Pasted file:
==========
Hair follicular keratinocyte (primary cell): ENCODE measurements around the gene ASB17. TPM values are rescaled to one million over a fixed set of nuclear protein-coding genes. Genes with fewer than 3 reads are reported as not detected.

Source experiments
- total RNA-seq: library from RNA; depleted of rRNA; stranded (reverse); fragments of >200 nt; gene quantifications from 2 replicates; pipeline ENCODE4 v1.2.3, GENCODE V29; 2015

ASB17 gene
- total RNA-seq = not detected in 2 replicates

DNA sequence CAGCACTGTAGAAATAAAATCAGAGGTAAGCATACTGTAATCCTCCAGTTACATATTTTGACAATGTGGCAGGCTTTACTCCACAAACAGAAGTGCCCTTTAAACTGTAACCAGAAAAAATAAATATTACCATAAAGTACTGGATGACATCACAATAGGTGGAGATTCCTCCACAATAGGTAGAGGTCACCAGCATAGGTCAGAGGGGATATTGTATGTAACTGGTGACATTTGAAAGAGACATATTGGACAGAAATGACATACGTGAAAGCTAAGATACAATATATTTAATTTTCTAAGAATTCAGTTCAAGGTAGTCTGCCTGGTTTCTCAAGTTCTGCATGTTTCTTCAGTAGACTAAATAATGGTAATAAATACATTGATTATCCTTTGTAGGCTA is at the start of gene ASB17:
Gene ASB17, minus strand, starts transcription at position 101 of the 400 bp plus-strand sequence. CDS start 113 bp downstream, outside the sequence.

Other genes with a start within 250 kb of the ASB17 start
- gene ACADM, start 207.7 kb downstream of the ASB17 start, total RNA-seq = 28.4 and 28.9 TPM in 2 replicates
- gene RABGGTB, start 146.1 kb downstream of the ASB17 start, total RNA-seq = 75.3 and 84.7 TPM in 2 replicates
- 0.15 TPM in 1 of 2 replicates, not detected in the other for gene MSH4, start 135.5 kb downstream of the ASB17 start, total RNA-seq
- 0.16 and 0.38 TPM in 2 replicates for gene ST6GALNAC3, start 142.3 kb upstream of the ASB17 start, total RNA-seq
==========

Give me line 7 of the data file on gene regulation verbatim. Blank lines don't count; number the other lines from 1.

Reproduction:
Gene ASB17, minus strand, starts transcription at position 101 of the 400 bp plus-strand sequence. CDS start 113 bp downstream, outside the sequence.